I’ve written about Brighouse many times before and the town has benefited from new entrants in the pub circuit, with Jeremy’s and Millers Bar being the headline openings recently.  Both are good bars in their own right and ones I visit on a regular basis.  Jeremy’s has developed a reputation for its live music, whilst Millers Bar is well known for its Craft Beer selection and the recent opening of their beer garden is attracting more families now summer is coming along.

But I’d like to discuss a couple of the established names in the town.  The Ship Inn and the Commercial / Railway Inn have been around for years, both traditional pubs which provide the two key roles of a pub as defined at the top of this article.

I’ll start with the Ship Inn.  I was a massive fan of the place when Mark ran the pub and got on really well with him, Jason and the team.  After they left, I didn’t go in for a long time and when I did start to go in again maybe a year later, I didn’t warm to the pub immediately, it took a long time to build up the liking for the place I had before, it seemed slightly cold to me and the ale selection seemed to take time to get right.

Brighouse, Old ShipHowever Marsha and her team have turned the place around totally now, although I still want the backwards clock returning above the gents toilets door.  The place now is as welcoming as any pub in the area, the rotating beer selection over 5 pumps is well balanced and well kept as is the range of real ciders and tap beers.  The pub has restored its band of regulars and is attracting a mix of people from across the spectrum.   It is a place where you will find other pub landlords drinking and there is no better sign that a pub is doing well if your local rivals are drinking there.  With the back pool room and live music, they have returned the place to what it used to be, a very good small town pub.   Recent refurbishments have helped brighten the place up and you are also guaranteed that very special welcome if you are an Ipswich Town fan and let it be known.

HAL-1058-51900-railway-200x150@2xSlightly out of town there is the Commercial / Railway Inn, next to the town’s train station.  I’ll admit now I only really started drinking there because Jason who previously worked at the Ship Inn worked there also.  This has been run by Trevor and Sue for many years now and it feels like an extension of their home, in fact, some might say it looks like an extension of someone’s home with a bar placed at one end.   The Commercial is good honest pub, it doesn’t try to do anything fancy, serving 3 rotating well kept real ales and a good range of tap offerings again with live music and pool room.  Like Marsha at the Ship Inn, I have a lot of time for Trevor, as it’s not just about pulling pints and taking the money, it is being part of the community and interacting with the people who live in the area.

Many of Trevors long time regulars are like a surrogate family and they are looked after as they get older.  It is the modern continuation of the old school model where the pub was a service at the heart of the community, you knew peoples habits and you knew who to ask if something didn’t seem right.

For some older people, especially where natural old age causes memory loss / dementia, the pub can be the one constant linking the past to the present with things changing all around them.  They may not able to navigate to a new places, but they know the walk to their pub like the back of their hand.   If they visit a few times a week at lunchtime and eat there you know they are getting a decent hot meal that day and talking to people, keeping that critical social contact, avoiding isolation.  Bugger those who say beer isn’t good for you, when you get to that age, you deserve a few beers.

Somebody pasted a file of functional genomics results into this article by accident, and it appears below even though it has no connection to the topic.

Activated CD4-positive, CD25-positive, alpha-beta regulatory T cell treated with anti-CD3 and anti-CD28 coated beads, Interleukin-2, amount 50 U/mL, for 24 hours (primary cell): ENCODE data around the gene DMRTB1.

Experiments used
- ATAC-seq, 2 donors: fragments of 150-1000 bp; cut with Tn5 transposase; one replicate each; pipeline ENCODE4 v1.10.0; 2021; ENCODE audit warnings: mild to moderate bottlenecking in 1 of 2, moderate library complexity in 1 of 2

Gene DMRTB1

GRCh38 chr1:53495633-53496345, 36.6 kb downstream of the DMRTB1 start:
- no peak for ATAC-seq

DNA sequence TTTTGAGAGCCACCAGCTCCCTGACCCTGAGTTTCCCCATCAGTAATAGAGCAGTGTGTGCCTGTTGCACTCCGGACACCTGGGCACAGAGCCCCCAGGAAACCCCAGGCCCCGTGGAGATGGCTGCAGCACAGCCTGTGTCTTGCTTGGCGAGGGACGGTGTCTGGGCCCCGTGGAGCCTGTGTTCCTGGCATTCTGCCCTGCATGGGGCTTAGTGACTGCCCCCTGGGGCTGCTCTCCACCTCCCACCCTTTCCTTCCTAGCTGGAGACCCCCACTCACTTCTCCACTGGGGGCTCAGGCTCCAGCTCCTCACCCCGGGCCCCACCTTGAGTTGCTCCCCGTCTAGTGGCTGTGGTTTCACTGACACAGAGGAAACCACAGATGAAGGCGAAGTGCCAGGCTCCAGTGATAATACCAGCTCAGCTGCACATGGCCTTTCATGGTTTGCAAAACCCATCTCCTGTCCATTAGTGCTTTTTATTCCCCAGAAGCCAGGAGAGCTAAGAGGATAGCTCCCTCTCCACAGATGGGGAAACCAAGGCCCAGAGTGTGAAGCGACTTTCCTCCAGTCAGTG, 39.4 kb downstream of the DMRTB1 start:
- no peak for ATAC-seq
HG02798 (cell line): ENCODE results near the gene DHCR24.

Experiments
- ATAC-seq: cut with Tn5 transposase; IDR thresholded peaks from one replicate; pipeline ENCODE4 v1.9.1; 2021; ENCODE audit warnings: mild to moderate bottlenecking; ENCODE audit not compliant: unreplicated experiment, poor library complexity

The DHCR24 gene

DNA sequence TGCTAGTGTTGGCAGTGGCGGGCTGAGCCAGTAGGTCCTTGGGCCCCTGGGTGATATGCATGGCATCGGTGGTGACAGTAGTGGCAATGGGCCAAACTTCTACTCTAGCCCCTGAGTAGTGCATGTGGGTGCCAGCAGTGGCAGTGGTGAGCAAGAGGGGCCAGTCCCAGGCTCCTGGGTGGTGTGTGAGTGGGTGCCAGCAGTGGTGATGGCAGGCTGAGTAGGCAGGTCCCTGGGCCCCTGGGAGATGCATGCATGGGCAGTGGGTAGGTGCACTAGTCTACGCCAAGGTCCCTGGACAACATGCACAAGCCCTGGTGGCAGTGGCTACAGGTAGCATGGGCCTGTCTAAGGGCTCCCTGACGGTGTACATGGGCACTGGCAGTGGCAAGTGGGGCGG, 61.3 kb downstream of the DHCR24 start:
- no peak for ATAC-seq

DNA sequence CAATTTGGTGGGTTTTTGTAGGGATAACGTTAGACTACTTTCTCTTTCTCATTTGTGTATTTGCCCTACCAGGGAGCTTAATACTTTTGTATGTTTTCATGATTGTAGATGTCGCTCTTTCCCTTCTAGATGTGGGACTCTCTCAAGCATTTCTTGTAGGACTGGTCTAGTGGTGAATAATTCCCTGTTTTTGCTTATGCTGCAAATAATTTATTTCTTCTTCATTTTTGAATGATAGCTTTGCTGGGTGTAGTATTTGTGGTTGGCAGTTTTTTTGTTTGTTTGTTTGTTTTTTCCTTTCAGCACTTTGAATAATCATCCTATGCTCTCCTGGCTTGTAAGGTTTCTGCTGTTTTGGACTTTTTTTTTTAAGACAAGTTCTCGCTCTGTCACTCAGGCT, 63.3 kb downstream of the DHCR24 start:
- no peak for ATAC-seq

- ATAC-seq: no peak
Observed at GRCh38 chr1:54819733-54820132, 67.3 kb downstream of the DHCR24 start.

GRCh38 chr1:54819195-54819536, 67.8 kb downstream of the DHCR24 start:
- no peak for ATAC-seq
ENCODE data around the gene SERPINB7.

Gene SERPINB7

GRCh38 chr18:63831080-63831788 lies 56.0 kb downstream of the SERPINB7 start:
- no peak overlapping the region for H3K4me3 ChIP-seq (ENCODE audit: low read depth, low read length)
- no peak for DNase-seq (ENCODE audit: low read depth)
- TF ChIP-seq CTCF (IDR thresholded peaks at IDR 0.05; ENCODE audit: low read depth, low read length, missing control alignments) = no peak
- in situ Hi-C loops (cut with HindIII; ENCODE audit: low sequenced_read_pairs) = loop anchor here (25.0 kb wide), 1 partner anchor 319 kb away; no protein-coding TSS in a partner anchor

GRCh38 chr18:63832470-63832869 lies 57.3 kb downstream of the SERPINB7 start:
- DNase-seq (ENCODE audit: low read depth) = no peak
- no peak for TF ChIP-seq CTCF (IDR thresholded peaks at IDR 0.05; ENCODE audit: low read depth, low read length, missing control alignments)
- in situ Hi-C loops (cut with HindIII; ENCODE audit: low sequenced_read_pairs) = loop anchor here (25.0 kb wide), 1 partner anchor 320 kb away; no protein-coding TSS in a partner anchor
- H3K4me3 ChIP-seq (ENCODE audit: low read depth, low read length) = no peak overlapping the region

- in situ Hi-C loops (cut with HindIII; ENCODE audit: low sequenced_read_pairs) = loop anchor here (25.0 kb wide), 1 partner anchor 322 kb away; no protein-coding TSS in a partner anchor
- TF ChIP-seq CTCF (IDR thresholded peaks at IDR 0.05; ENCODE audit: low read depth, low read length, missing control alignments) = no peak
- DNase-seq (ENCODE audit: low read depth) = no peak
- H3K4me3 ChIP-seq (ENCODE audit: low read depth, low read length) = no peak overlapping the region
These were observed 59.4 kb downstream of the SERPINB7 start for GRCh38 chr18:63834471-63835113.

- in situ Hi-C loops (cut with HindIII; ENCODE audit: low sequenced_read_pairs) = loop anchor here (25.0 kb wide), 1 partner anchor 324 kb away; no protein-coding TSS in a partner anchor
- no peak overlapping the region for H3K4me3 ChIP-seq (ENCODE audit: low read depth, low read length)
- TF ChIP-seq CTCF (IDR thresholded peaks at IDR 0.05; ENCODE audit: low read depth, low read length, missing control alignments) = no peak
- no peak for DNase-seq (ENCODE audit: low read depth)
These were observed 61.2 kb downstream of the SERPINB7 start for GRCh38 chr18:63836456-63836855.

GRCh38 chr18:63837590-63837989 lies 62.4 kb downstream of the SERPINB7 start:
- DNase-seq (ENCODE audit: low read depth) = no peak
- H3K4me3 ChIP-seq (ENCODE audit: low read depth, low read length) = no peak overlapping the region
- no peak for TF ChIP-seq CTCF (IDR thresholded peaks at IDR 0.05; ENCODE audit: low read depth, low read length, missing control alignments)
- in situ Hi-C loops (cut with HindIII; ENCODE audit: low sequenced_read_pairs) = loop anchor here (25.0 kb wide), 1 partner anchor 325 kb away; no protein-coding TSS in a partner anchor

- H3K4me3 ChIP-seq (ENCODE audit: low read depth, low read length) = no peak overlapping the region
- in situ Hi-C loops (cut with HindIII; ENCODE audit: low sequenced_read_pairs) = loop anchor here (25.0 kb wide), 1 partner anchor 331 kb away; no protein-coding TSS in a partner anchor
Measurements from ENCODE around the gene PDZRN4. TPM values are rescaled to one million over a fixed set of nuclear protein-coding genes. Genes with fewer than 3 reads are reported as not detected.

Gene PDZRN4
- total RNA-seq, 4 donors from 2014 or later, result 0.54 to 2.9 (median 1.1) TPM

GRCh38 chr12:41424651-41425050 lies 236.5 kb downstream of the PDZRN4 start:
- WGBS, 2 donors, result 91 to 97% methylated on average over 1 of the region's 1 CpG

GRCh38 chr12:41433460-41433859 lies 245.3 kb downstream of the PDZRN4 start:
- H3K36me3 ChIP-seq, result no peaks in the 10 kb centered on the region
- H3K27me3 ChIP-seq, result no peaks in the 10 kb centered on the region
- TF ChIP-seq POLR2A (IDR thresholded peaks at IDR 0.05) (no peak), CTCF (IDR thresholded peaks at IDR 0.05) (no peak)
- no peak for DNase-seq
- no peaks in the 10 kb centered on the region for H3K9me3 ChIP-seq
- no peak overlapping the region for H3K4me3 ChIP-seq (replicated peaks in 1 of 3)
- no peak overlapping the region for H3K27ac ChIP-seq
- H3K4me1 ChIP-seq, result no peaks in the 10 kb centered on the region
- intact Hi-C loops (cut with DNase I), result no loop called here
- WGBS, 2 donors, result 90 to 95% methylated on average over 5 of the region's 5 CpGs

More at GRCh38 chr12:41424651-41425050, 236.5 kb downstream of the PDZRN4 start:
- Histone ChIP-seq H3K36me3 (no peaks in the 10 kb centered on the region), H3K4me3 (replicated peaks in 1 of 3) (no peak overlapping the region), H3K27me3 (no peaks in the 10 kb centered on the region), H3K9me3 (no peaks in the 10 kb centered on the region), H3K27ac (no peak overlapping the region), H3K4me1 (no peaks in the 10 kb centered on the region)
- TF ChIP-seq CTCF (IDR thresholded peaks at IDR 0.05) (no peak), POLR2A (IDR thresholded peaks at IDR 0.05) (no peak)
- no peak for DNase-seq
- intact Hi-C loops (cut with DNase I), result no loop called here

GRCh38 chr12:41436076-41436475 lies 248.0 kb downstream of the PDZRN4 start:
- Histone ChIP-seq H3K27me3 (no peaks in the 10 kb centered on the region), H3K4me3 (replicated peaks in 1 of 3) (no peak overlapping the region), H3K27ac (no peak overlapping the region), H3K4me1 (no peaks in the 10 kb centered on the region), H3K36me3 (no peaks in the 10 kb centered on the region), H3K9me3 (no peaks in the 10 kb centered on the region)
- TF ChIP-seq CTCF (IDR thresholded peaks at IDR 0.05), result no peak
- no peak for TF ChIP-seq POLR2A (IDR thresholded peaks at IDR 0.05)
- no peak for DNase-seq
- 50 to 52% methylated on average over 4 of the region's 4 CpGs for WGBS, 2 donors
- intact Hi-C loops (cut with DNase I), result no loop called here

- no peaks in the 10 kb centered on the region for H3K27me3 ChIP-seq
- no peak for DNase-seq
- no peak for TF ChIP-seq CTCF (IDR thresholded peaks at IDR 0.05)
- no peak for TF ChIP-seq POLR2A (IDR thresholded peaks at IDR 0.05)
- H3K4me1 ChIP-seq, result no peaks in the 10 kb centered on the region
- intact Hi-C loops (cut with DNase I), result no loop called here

Pubpaper 805 – Brewdogs’ Equity for Punks 4

Posted: 23rd April 2015 by santobugtio in Pub Paper, Writing

Brewdog get a lot of mentions in this column, in fact out of the 234 articles I have done for Pubpaper, 43 have mentioned the Scottish brewery, about 1 in every 6 and this week I’ll be increasing the hit rate for mentions even more!

They made the brewdog_logo_detailnews last week due to the announcement of Equity for Punks 4, their latest fundraising share offering where they hope to raise £25,000,000 to develop their brewing capacity and provide funds to open new bars both in the UK and internationally.  The business by any measure is doing very well, revenue up nearly 400% over the last 3 reported years (and predicted to jump another 56% in the 2015 results), profit is up 1000% in the same period, figures any company would be proud of.

However the Equity for Punks investment is slightly different from a traditional issue of shares, it is not like the stock market where shares can move in price and be traded (well not yet anyway, plans are afoot to introduce a private trading platform for Brewdog shares, and they have not ruled out a public listing in the future).  When you buy shares in Brewdog, you naturally own a part of the company and get voting rights, but you get your benefits back in brand loyalty, through discounts at their shops and bars, the free beer on your birthday in a Brewdog bar, an invite to the party like AGM.

This is a very shrewd move from James, Martin and the team and a pattern that has echoed through the previous three Equity for Punk share offerings.  People invest in the company, then they invest in the company even more by using their discount to buy Brewdog beer and visiting Brewdog bars, it is the gift that keeps on giving for the company.   Just look at the extra benefits you get as an “Equity Punk”, first option on new beers, access to their beer box club and Abstrakt specialist beer club, all of these are extra cost items, all making more money for Brewdog.

You do not invest in Brewdog to make money (unless you are drinking so much Brewdog beer that your discount outstrips the cost of buying the shares), you are buying into the ethos of the company.  I wrote a few weeks ago about Brewdogs dilemma about its craft / mainstream future and by continuing with the non trading nature of the shares which encourages fans of both Brewdog and good beer to invest, they are sticking true to their roots back in 2007.